Dominica is to write to the British government in January asking for permission to sever ties with the Privy Council.
This, as the island moves towards recognizing the Trinidad-based Caribbean Court of Justice (CCJ) as its final court.
“This month January 2013, God willing, we shall write formally to the British Government indicating to them our intention of severing ties with the Privy Council and seeking agreement on that,” Prime Minister Roosevelt Skerrit said on state-owned DBS Radio. “Certainly in 2013 Dominica will be moving very speedily to recognize the CCJ as our final court.”
The prime minister said he believes the CCJ is a ‘very serious’ and cheaper court. “It will make it much cheaper for the average citizen to get redress from the CCJ because going to the Privy Council can be expensive to many and the expense has been a detterent,” he noted.
He said Dominica has been paying for the operation of the CCJ through a loan taken by CARICOM from the Caribbean Development Bank (CDB).
This is not the first time the island’s leaders have made known their opinions concerning the CCJ. During the throne speech to mark the beginning of the new parliamentary term in 2012, then president Nicholas Liverpool made an passionate plea for Dominica and the rest of the OECS to recognize the CCJ.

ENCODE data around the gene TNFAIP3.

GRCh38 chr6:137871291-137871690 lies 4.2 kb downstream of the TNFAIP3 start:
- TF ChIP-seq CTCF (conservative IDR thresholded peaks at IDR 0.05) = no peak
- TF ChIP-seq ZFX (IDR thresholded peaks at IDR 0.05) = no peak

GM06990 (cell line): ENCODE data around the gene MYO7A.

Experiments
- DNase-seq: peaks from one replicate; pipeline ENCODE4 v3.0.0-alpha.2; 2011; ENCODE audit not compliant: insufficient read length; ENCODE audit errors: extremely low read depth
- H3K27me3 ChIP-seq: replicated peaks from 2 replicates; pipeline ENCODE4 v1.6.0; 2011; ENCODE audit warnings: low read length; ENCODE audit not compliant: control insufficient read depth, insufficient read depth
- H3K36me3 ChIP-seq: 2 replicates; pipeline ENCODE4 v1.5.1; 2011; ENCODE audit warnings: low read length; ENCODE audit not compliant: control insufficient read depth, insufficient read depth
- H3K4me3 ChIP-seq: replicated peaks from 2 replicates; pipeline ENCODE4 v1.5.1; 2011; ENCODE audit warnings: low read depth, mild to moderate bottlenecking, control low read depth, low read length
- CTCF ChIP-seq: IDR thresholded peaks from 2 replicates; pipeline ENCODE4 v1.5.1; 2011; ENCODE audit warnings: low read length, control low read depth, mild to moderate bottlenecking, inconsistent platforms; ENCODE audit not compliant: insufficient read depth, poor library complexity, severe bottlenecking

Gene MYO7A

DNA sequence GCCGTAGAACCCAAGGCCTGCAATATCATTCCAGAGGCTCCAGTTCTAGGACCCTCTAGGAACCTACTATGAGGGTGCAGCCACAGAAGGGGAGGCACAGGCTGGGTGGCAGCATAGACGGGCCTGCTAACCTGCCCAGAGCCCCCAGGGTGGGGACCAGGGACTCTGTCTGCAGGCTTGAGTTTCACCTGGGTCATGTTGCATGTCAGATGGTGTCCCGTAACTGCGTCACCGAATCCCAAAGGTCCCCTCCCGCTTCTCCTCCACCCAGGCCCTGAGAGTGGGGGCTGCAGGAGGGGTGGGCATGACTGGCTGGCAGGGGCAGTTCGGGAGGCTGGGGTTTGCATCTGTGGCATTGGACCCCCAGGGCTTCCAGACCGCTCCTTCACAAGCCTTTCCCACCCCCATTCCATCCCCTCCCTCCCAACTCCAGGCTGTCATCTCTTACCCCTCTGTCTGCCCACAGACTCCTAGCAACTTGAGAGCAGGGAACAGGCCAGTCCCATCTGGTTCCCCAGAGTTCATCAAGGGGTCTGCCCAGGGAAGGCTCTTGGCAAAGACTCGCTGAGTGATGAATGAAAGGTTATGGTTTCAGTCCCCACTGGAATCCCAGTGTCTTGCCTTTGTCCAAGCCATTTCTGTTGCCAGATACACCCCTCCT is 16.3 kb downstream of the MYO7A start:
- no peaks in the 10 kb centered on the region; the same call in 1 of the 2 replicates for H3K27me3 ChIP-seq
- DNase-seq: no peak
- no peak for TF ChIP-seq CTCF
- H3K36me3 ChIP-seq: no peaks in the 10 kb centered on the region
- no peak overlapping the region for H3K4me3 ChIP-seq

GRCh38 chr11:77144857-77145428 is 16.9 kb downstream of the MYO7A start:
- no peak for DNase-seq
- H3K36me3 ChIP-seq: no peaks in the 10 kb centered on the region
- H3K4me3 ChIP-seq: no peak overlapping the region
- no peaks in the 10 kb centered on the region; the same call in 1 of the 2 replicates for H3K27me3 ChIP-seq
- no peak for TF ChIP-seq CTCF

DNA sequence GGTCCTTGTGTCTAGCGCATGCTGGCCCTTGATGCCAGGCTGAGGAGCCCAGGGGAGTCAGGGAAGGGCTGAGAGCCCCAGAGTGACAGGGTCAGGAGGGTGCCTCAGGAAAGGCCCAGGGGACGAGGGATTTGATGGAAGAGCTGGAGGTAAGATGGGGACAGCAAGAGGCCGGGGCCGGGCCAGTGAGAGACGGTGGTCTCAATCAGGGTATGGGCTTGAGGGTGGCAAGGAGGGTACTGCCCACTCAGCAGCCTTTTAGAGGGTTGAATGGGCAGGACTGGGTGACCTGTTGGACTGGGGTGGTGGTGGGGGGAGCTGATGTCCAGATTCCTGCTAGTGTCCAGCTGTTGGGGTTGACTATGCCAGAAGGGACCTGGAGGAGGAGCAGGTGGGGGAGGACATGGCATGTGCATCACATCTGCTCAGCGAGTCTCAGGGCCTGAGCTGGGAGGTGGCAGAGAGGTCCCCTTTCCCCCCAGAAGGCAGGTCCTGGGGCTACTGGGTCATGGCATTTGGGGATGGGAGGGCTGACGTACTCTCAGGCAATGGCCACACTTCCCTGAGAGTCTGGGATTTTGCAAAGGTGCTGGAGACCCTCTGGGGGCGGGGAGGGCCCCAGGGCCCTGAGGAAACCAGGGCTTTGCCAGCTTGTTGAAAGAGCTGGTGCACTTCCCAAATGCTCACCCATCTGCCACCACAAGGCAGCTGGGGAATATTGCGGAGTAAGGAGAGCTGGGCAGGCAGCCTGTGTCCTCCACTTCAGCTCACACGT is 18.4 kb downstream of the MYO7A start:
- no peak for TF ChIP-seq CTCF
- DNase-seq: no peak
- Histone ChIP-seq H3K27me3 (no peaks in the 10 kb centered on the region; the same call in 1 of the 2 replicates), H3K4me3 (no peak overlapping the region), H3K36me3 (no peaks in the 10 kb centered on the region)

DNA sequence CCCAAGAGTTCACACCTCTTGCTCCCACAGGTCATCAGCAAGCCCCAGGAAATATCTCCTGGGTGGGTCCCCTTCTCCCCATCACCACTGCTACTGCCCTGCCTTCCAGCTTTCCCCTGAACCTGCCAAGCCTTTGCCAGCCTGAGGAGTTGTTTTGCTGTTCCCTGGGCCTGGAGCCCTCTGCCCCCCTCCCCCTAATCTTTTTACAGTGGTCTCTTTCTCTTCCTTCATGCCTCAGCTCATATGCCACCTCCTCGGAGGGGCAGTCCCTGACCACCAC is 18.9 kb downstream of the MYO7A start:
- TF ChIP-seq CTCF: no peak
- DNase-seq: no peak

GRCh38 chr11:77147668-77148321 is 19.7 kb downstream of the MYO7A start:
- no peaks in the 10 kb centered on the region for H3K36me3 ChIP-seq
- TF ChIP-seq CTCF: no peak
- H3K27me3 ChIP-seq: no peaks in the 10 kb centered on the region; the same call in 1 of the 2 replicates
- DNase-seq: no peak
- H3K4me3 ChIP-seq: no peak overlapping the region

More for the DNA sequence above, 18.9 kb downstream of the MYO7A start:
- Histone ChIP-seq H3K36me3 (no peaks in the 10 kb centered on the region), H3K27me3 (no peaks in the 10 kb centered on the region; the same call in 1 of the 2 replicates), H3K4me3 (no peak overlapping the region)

“It is my hope that this Honourable House will see its way clearly to complete the legislative work required and take the proper steps to ensure that the court functions…with respect to matters from Dominica,” he said.
He noted that the sub-region would be presented with a “very untimely state of affairs if all the independent countries of the OECS do not accede to the appellate jurisdiction of the court as a group”.
“We may hardly remind ourselves that this country is a part of one court system, a Supreme Court consisting of a Court of Appeal headquartered in St. Lucia, and High Court situated in all of the territories,” Liverpool argued. “It would be most undesirable therefore to have some states in this unified court system taking their appeals to the Privy Council while others accede to the jurisdiction of the CCJ.”
DNO’s efforts to contact the Dominica Bar Association for a comment on the prime minister’s announcement, have so far been unsuccessful.
The CCJ was established in 2001 to replace the London-based Privy Council, and also serves as an international Tribunal interpreting the Revised Treaty of Chaguaramas that governs the regional integration movement.
While most of the Caribbean Community (CARICOM) countries have joined the CCJ in its original jurisdiction, only Barbados, Guyana and Belize are signatories to the appellate jurisdiction.
The Judicial Committee of The Privy Council (JCPC) is the court of final appeal for UK overseas territories and Crown dependencies, and for those Commonwealth countries that have retained the appeal to the Queen in Council or, in the case of Republics, to the Judicial Committee.